So much so that Singaporeans have to pay the most in the world, for out-of-pocket expenditure for healthcare and for university tuition fees and it is estimated that 30% of Singaporeans are living in poverty today.

It is wrong that our elderly Singaporeans are unable to retire today, because they have not been paid enough in wages, and are not given back the returns on their pension funds.

It is wrong that low- and lower middle-income Singaporeans are unable to make ends meet today, because the government refuses to implement a minimum wage to increase their wages and allow them to have enough to use.

It is wrong that our children are unfairly persecuted just for criticising a man whom the government is trying to protect.

It is wrong when our children and ordinary citizens are being persecuted when those close to the ruling party are allowed to go scot-free.

We cannot allow such abuse of power to continue, to threaten the very lives of the citizens.

We cannot allow such unfairness and inequality to persist in our society.

We have to fight back and take a stand.

#FreeAmosYee #ReturnOurCPF

Lee Hsien Loong vs Roy Ngerng Yi Ling Defamation Suit Assessment of Damages

Leong Sze Hian: What are Roy Ngerng’s Questions about the CPF?

CPF GIC Temasek Holdings Transparency and Accountability

By Leong Sze Hian

I refer to the article “Singapore Blogger Faces ‘Financial Ruin’” (Forbes, Jun 24).

It states that “The blogger now fears the court will deal him a financial punishment from which he may not be able to recover, according to a statement by Committee to Protect Journalists.”

I understand that Roy Ngerng’s court hearing for the assessment of damages on the defamation suit against him (already decided by summary judgement) shall be from 1 to 3 July.

As I have written a few hundred articles, letters published in the newspapers’ forum pages, gave presentations and talks (some of which are on YouTube), etc, in the last decade or so – I thought that it may be interesting and in the public interest, to try to summarise some of the questions on CPF that Roy Ngerng and others have been asking.

  • What is the historical weighted average interest rate per annum of all the different CPF accounts, namely the Ordinary, Special, Medisave and Retirement accounts?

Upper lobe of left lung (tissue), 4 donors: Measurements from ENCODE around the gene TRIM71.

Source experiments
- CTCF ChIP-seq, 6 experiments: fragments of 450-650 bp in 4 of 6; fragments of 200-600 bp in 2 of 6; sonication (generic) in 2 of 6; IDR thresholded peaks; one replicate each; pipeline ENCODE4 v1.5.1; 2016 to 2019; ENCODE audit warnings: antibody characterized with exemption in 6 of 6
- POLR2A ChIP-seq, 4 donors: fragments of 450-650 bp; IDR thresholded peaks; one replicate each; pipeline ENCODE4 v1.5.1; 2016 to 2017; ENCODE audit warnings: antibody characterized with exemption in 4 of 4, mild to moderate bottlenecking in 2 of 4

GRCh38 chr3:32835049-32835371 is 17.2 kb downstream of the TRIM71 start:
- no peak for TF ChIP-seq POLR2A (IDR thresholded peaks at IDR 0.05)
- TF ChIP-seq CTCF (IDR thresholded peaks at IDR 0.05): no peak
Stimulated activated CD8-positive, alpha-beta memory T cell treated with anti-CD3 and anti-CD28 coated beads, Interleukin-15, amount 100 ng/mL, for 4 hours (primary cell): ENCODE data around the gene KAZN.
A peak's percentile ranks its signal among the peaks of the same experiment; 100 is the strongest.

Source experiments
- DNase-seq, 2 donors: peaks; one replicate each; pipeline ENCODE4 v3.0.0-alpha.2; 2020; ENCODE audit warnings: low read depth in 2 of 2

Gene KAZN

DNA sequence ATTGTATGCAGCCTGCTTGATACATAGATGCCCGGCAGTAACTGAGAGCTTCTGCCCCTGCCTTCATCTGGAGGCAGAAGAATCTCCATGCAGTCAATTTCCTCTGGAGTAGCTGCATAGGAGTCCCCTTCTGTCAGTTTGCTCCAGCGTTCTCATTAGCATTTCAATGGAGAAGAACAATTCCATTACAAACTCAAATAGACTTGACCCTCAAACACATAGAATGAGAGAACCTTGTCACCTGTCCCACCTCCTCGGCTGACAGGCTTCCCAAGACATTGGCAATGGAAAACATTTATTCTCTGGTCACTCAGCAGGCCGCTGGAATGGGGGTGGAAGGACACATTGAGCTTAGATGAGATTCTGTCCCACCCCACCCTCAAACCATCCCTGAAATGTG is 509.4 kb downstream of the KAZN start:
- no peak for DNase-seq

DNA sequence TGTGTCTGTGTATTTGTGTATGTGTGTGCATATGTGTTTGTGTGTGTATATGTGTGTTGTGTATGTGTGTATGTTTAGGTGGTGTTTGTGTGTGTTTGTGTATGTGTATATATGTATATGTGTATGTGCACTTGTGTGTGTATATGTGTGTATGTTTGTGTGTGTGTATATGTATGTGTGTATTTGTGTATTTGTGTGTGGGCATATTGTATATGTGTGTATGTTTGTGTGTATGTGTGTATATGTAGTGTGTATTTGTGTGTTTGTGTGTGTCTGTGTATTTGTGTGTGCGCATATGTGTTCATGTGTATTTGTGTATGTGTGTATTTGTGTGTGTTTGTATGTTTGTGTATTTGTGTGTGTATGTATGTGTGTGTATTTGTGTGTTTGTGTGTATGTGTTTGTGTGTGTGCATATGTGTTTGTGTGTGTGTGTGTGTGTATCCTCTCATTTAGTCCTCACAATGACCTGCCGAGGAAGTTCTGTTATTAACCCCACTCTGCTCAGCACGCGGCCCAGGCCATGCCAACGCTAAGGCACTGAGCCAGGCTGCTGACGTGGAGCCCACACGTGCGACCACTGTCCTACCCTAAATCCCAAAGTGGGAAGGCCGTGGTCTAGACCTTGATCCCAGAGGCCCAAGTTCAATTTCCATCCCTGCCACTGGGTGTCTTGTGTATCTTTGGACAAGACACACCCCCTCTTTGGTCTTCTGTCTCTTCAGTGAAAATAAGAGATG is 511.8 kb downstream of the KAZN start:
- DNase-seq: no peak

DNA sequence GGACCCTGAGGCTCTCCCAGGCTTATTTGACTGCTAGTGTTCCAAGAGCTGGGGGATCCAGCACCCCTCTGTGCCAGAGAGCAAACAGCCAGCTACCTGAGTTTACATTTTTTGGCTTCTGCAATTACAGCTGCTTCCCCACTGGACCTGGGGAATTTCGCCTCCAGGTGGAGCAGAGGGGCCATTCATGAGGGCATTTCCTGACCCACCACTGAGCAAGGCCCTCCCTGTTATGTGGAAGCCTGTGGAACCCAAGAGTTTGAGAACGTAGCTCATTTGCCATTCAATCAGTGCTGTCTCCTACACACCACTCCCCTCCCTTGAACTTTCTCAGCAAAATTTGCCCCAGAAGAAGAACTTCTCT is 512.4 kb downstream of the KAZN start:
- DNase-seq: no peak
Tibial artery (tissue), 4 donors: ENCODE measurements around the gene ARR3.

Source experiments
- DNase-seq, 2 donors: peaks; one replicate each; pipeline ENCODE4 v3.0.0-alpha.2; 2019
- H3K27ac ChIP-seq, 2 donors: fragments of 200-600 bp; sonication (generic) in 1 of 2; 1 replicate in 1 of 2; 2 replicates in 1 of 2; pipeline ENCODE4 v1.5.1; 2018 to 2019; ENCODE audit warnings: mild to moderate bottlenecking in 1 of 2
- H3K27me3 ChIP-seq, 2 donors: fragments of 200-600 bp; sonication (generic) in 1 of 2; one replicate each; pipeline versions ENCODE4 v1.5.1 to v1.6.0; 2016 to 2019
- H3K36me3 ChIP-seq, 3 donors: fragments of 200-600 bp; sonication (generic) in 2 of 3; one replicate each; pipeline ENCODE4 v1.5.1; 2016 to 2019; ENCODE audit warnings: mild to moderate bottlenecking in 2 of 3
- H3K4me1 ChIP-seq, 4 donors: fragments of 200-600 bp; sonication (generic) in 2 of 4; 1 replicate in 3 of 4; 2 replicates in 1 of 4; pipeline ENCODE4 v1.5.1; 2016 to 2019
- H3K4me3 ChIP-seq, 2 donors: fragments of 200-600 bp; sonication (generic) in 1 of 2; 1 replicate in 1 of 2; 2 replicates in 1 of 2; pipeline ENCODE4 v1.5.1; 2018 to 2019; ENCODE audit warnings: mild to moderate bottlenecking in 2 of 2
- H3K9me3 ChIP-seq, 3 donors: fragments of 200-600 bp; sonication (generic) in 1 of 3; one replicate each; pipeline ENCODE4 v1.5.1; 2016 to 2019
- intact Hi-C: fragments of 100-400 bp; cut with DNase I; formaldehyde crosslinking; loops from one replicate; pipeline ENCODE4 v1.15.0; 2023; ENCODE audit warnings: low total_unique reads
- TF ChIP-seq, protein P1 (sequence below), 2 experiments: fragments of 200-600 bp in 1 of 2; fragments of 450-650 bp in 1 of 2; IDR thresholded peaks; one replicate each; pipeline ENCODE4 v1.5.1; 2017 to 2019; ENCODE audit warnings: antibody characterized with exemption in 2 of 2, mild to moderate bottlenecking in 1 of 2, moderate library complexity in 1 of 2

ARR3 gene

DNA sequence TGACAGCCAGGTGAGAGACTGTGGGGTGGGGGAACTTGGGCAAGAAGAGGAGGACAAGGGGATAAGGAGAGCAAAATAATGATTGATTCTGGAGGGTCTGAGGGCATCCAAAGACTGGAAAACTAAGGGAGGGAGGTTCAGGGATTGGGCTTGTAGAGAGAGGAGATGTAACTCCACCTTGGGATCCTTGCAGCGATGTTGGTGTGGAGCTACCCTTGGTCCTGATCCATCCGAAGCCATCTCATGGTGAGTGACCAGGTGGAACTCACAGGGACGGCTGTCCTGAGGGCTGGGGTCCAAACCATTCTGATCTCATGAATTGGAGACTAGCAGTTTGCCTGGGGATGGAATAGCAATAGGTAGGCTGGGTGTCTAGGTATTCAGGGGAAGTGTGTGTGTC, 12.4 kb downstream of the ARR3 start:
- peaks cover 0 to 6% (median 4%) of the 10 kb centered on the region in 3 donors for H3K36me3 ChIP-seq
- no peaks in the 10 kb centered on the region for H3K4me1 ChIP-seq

• What is the GIC’s annualised return from its inception in S$ terms?
  • Is there any other country in the world that keeps so much of the returns from the national pension fund – from the people?
  • Is it true that since 1999, the CPF had the lowest real rate of return amongst all national pension schemes in the world?

If we assume the weighted average CPF interest rate to be 3.5%, and the GIC’s annualised returns from its inception to be 6.5% – it has been calculated that a Singaporean earning $1,000 at age 21 at the current 37% CPF contribution rate, and his salary increasing at 4% per annum – may have lost more than $1 million by age 65, because of the difference in the interest rate. How do Singaporeans feel about this?

Low Thia Kiang Ng Eng Hen GIC CPF

The Finance Minister in a Parliamentary reply in May said that only the GIC managed CPF funds. So, why is that that In 2007, when MP Low Thia Kiang asked, “I would like to seek clarifications from the Minister. Does the GIC use money derived from CPF to invest?” –

Then Manpower Minister Ng Eng Hen said, “The answer is no”?

Screenshot (45)

And also why did former prime minister Lee Kuan Yew say in 2001, when he was the chairman of GIC, that “I want to clarify that there is no direct link between the GIC and the CPF.”. The Straits Times carried an article headlined, “GIC does not use CPF funds: SM Lee”?

Then Minister for Labour and Communications Ong Teng Cheong said in 1982 that, “CPF savings form a large portion of Singapore’s savings. These savings are used for capital formation which means the construction of new factories, installation of new plant and equipment, expansion of infrastructure such as roads,’ ports and telecommunications, the building of houses and so on”. Temasek has an annualised return of 16% per annum. Since state companies like SingTel were built with CPF funds and were transferred to Temasek – how can the Finance Minister say that “No. It (Temasek) has never managed CPF funds”?

According to the article “Singapore’s GIC Suffers $41.6 Billion Loss” (The Wall Street Journal, 30 Sep, 2009) – “Government of Singapore Investment Corp. suffered a loss of about 59 billion Singapore dollars (US$41.60 billion) in the fiscal year ended March 31, making it one of the worst years for the sovereign wealth fund since it was started in 1981, people familiar with the situation said Tuesday.

One person said GIC’s portfolio currently stands at around S$265 billion after drops in equity investments and property valuations. GIC, which doesn’t disclose the value of its portfolio or amounts of yearly gains or losses, said in its annual report that its portfolio lost more than 20% in value in the latest fiscal year.”

So, if we add Temasek’s “negative Annual Wealth Added of $68.1 billion in 2009″ to GIC’s estimated loss of $59 billion in 2008/2009 – does it mean that we may have lost about $127 billion?